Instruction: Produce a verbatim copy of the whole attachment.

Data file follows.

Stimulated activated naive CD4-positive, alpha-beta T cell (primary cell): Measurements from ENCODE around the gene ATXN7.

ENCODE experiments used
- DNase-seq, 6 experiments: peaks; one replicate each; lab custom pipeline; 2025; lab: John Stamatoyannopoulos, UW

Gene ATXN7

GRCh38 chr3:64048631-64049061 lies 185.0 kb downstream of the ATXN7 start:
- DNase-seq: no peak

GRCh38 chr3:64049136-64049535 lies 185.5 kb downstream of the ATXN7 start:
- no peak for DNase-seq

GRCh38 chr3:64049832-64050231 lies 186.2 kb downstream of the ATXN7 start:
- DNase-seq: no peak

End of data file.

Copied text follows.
Stimulated activated naive CD4-positive, alpha-beta T cell (primary cell): Measurements from ENCODE around the gene ATXN7.

ENCODE experiments used
- DNase-seq, 6 experiments: peaks; one replicate each; lab custom pipeline; 2025; lab: John Stamatoyannopoulos, UW

Gene ATXN7

GRCh38 chr3:64048631-64049061 lies 185.0 kb downstream of the ATXN7 start:
- DNase-seq: no peak

GRCh38 chr3:64049136-64049535 lies 185.5 kb downstream of the ATXN7 start:
- no peak for DNase-seq

GRCh38 chr3:64049832-64050231 lies 186.2 kb downstream of the ATXN7 start:
- DNase-seq: no peak